I had a great day with my husband. He took me to the Olive Garden for lunch, a place he doesn't particularly like, to Joann Fabric's and then the mall (I didn't even ask to go to the mall). So we had a nice day.
I thought I would share with you just a few things I have learned so far about making the stamps.
First, when you make your artwork and print it on the vellum, you might want to use standard printing mode. I have an inkjet printer, and the instructions said you want a really dark print, so I set my printer to the "high" mode, which should give you the best printing. That was too much ink for the vellum paper to handle and it just smeared on the paper. Every printer is different though, so you might just have to experiment.
Second, watch as your vellum paper comes out of the printer. Mine started to curl up from the ink and it would mess up my artwork. So I would grab a hold of the vellum as it came out so it wouldn't curl, then I would lay it flat and put something on the corners until the vellum dried. If you have a laser, you probably won't have to worry about this.
Third, when you print text to make your stamp - DO NOT print the text in reverse or mirror image. If you do it will be backwards on your stamp. Ask me how I know.
Fourth, you will need some kind of software program you can use to invert your image. If you read my previous post on how to use the Stampcritter, you saw a picture of my negative. You will start with your image being black and the background white, then you need to invert your image so the background is black and the image is white. I used Photoshop elements 2.0. This is a very old version. To invert, you just open your saved image and press ctrl + i (thanks to Kim on SCS for the info). If you were just doing a text stamp, you could use word, make a text box and set the background to black and type your text in white.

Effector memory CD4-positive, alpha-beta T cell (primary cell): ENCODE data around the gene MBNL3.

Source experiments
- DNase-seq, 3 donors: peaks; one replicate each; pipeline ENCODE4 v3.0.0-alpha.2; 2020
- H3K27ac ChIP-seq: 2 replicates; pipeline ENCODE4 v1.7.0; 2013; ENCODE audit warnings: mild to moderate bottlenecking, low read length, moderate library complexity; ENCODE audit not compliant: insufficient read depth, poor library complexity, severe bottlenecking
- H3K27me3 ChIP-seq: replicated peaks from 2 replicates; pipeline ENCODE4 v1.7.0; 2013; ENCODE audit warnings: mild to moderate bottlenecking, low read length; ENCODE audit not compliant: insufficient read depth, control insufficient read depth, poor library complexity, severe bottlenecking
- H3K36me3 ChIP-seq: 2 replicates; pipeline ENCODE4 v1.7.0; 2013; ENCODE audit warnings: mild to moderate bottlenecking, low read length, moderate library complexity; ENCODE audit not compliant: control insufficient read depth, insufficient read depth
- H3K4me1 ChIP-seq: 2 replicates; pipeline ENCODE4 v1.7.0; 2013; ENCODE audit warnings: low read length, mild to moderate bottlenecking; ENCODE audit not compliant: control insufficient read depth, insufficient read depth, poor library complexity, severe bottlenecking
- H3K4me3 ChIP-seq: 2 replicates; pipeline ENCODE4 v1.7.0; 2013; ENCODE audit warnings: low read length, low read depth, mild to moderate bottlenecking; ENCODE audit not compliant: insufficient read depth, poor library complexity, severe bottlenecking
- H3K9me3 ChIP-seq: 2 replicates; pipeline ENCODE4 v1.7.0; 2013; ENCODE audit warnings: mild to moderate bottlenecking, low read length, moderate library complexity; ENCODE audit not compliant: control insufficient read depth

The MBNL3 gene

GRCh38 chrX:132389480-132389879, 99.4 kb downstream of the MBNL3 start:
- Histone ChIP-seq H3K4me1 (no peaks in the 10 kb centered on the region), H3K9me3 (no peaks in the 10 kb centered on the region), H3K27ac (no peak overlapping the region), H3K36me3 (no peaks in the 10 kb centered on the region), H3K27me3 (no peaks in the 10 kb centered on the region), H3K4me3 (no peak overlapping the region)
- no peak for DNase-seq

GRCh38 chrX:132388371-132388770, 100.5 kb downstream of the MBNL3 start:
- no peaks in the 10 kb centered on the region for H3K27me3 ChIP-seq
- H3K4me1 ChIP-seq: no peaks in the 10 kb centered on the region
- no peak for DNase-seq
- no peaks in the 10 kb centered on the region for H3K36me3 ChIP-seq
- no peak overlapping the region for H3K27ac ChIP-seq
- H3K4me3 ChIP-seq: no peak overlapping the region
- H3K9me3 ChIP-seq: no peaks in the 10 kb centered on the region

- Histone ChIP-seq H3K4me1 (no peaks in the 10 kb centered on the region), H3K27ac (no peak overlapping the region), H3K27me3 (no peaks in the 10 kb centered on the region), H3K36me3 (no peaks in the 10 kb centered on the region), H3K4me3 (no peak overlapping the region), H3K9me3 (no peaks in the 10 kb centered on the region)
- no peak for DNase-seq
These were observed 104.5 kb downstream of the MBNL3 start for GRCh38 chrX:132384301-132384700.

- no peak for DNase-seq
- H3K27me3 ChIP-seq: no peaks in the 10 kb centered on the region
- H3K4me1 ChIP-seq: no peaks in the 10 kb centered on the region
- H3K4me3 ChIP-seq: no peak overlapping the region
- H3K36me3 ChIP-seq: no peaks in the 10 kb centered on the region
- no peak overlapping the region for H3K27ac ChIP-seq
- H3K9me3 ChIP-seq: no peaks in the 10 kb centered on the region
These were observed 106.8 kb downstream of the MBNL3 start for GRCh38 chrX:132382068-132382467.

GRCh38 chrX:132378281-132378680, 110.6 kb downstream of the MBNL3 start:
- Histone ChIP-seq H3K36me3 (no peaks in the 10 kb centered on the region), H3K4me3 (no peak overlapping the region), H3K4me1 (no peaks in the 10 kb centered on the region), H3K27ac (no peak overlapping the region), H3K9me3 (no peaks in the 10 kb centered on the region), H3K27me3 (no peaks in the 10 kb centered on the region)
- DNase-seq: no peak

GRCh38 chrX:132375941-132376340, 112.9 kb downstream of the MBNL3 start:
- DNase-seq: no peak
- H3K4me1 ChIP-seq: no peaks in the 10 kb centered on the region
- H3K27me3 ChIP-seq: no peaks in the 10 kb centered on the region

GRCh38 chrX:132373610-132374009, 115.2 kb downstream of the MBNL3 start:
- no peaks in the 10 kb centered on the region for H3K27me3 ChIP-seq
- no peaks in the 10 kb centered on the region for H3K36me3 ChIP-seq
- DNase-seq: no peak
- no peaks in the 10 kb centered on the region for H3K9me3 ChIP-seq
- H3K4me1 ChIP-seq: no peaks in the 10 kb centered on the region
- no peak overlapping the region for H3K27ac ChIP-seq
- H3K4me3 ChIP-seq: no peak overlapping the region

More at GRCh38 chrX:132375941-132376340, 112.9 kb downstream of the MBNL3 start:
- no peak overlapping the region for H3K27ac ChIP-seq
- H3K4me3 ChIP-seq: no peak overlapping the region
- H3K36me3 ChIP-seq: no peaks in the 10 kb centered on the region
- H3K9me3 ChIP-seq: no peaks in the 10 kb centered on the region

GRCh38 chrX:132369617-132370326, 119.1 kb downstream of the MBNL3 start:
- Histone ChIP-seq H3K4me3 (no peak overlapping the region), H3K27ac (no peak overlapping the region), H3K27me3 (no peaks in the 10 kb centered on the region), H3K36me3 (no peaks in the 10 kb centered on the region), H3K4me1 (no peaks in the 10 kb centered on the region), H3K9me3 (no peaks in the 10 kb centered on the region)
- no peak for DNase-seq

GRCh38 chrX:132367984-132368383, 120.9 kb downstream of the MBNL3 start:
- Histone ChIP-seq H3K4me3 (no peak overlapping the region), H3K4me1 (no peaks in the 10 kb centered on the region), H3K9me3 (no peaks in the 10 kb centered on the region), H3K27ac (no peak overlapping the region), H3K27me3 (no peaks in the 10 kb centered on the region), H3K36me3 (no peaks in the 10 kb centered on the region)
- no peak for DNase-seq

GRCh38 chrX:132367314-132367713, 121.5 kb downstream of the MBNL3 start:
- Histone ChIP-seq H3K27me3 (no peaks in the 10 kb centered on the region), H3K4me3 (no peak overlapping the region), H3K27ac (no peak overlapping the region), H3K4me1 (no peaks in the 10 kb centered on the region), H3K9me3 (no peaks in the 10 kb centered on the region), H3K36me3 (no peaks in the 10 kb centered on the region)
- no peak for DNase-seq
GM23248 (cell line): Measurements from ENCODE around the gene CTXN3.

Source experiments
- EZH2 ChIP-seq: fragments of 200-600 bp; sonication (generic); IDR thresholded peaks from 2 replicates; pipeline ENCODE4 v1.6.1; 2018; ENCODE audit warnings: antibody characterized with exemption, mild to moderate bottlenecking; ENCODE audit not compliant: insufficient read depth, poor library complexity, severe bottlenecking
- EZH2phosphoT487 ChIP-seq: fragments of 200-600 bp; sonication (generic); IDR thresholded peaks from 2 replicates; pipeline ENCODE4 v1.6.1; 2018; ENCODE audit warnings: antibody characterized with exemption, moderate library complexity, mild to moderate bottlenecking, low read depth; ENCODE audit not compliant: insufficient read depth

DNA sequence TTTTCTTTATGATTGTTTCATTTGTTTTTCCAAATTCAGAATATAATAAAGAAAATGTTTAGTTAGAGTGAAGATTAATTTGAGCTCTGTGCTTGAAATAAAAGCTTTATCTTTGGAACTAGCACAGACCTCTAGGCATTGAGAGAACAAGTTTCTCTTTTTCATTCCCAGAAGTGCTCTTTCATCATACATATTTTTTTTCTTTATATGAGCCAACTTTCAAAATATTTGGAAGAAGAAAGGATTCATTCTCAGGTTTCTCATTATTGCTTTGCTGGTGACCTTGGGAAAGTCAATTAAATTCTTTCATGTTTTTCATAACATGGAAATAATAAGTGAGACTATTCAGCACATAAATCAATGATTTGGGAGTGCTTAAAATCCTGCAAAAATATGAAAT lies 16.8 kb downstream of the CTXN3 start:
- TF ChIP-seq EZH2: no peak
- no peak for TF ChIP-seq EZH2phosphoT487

Fifth, and I think this is the hardest part. You want to get the liquid in the polymer pouch distributed as evenly as possible. I have ruined a few stamps because of this issue, I would have a really good impression on half the stamp and the other half would be barely raised. I didn't receive my spacers (they are supposed to be on the way) with my Stampcritter though and this should help with this problem. If you view the video, you can see little dots around the glass as the guy is putting his "sandwich" together. I don't have those yet.
Sixth, the instructions will give you guidelines on the "baking" times. The recommended times are 35 seconds and 120 seconds. After I made my first stamp and had almost no raised image, I emailed tech support. He suggested I use 30 seconds and 120 seconds for my "baking" times.
Lastly, and this isn't really a tip, just something you should know. Your stamp does not stick to an acrylic block. You will need to use some kind of adhesive to mount it to the block. I used temporary double sided tape. This worked great. Also, in my pictures of the stamp, they look really dark. This is because I used stazon ink and it stained the stamp. I have read that stazon should not be used on polymer stamps, but maybe someone else knows more about this kind of stamp than I do.
That's all for now, if anyone else has any tips, please email me and I will edit this post and add them on.